Rates and Characteristics of Un-Vaccinated Children in the United States: Reaching Parents Who Choose Not to Vaccinate Their Children
Laura Blakeslee, University of Wisconsin at Madison
Recent localized outbreaks of many childhood diseases (measles, mumps, whooping cough and chicken pox) in the United States provide evidence that rates of un-vaccinated children are too high to provide herd-immunity. Yet little research has been conducted to understand rates and characteristics of un-vaccinated children and the families who deliberately choose not to vaccinate them. Using nationally representative data from the National Immunization Survey between 2002 and 2007, I examine whether the proportion of un-vaccinated children (1) increased significantly over these six years, and (2) increased in some communities more than others. My results suggest un-vaccinated children have recently become a more diverse population (by race/ethnicity, socio-economic status and geography). Understanding trends in the rates, characteristics and distribution of un-vaccinated children is the first step towards reducing the likelihood of epidemics by developing policies specifically aimed at informing parents about the importance of immunizations.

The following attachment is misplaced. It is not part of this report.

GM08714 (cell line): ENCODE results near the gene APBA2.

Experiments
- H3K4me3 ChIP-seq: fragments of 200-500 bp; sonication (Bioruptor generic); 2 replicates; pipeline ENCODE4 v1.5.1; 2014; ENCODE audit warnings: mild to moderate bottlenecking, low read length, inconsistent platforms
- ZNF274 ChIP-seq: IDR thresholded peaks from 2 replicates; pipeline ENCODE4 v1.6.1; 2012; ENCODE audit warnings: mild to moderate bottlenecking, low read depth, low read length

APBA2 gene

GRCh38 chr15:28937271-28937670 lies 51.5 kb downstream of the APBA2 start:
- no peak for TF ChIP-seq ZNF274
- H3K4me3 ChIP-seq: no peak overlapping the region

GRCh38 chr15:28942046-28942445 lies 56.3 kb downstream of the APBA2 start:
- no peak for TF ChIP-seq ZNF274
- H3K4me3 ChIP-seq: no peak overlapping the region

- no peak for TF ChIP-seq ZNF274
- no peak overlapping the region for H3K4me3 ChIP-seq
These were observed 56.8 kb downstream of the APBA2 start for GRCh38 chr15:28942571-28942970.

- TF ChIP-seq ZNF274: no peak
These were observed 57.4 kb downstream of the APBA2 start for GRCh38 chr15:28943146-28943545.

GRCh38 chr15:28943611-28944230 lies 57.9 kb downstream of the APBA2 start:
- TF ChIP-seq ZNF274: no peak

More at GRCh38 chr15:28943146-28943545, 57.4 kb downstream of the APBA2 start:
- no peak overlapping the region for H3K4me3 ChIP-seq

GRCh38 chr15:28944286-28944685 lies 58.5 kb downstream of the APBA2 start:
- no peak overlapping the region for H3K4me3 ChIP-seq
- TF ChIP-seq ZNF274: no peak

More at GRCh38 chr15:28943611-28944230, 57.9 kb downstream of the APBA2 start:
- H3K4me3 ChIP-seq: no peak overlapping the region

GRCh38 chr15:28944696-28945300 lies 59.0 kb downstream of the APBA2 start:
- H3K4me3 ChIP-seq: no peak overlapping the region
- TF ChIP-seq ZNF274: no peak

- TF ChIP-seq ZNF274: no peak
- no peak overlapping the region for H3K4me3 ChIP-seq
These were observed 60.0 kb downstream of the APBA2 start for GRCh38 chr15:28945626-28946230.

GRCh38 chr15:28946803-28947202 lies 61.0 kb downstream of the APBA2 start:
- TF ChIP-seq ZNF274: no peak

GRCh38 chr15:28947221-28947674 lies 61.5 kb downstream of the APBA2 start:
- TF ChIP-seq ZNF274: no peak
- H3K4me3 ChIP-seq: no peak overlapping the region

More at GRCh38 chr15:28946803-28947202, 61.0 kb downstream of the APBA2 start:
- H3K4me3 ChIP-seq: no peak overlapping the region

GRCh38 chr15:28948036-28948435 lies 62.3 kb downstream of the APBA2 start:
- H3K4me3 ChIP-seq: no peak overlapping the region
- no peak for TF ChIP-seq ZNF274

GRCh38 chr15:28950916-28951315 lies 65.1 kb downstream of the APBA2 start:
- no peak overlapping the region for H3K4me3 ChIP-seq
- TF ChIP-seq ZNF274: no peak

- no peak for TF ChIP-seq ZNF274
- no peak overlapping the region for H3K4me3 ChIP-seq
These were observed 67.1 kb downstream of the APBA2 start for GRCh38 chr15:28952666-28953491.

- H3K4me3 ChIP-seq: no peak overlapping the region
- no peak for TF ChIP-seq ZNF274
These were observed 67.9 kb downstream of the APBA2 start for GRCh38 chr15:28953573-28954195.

Presented in Poster Session 1